When I turned 21-years-old, my aspiration wasn't to go to a bar and order a drink, but to vote for the first time. So when I moved to Lima, Peru in 1972, I began the tediously difficult process to learn how to get an absentee ballot for the Nixon-McGovern election that November.
Registered at my last home address in Texas, I meticulously followed the instructions to apply for an absentee ballot. In those days before the internet it wasn't easy, but I was determined. When the ballot finally came by air mail, the instructions dictated I was to mark my ballot in front of an Embassy employee and have the ballot notarized.
So that's how I came to be led into the office of an Embassy employee, finding before me an acquaintance of my husband and his family, the son of the American Ambassador. As the sun poured in behind his chair at his well-appointed desk, I marked my ballot and he notarized my ballot. Mailing my absentee ballot back to the USA airmail, I had voted.
The next time I saw our acquaintance was at our very small wedding a few months later. No surprise that, the only people we invited were people we both knew and I didn't know very many people in Lima, Peru in 1972.
Those were the days when I thought the purpose of the United States of America Embassy abroad was to help Americans. I was wrong, in fact very wrong. As more than one friend who worked for the US Embassy has apologetically explained over the years, the main reason for the U.S. Embassy was to do business with the host government and business community.
Calvin Coolidge's quote was truer than I'd known when I first heard it in my American high school American History class, "The chief business of the American people is business.”
By the mid-1990s in Mexico City the US Embassy had added extortion to the list of services offered to American citizens in need of U.S. documents notarized.
Accepting a transfer from their home in the USA to Mexico City, the couple sold their house in Texas. When the sale went through, they received a pile of documents that required 22 notarized signatures by the American Embassy. No problem said the Embassy in response to the husband's inquiry, the cost would be US$55 per signature.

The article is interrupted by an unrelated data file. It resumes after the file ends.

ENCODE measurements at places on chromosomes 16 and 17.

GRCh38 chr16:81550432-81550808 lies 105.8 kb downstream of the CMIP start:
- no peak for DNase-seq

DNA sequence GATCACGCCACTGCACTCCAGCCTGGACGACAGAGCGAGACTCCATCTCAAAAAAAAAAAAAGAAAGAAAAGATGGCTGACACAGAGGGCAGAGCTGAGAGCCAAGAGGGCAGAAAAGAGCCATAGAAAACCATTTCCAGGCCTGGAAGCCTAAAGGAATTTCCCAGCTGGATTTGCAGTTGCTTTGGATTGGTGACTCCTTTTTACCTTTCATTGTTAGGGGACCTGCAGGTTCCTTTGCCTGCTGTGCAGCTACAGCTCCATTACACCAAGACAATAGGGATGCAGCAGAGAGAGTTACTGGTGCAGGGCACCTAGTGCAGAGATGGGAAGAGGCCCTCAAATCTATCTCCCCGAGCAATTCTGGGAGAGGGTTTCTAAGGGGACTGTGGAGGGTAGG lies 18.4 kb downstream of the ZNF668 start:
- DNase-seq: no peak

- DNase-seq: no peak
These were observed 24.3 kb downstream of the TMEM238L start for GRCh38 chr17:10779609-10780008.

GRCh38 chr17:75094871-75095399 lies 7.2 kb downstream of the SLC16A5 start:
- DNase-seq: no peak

After choking on his lunch, the husband spoke to his boss in the USA head office. Since this was a business expense, would the company prefer to spend more than US$1000 for a bunch of raised seals on the signed documents, or pay for the husband and wife to fly for a weekend to San Antonio, rent a car and stay a couple of nights in a hotel, where they could get the notarized signature done free at their US bank?
The company agreed to their cost saving trip.
Once upon 1979 in Paraguay we spent weeks that slowly turned into months in the few available hotel rooms as we waited for our household goods to arrive and we could move into our rented house. As for our worldly goods, they were on a very, very slow boat from Vancouver, BC, Canada to Buenos Aires, Argentina, where they'd be transshipped to go up river to Asunción, Paraguay.
One rare night we hired a babysitter for our two-year-old daughter and went to a dinner at the US Embassy Ambassador's residence. Explaining why we were still at a hotel after three months, the Ambassador told a story about goods transshipment up the river from Argentina to Paraguay.
Given the reduced size of the river ship, the goods were packed in smaller, custom made plywood boxes that showed the kilo weight on the outside. When the shipment came, the weight matched the shipping invoice, but upon opening the plywood boxes they were found emptied of household goods, replaced with rocks weighing the same amount.
Soon after that evening, a young couple we'd met at the Ambassador's residence reached out to us. What was the minimal we would need to move in?
A double bed for us and a single bed for our daughter. Table and a few chairs would be helpful, eating on floors where cockroaches had parties after dark didn't seem appealing. And a refrigerator, stove and washing machine--for our toddler's cloth diapers.
Like magic, it happened. It turned out that the husband ran a section at the Embassy that had household goods for newly arrived Embassy employees, so with my list plus pots and pans, a few dishes, glasses and flatware we set up housekeeping courtesy of the US Embassy.
A clear case of don't ask, don't tell. And I haven't, in writing at least, for 40 years.
So whenever I hear the words of A Streetcar Named Desire, "I've always depended on the kindness of strangers," I know what they mean. We did then and still do now.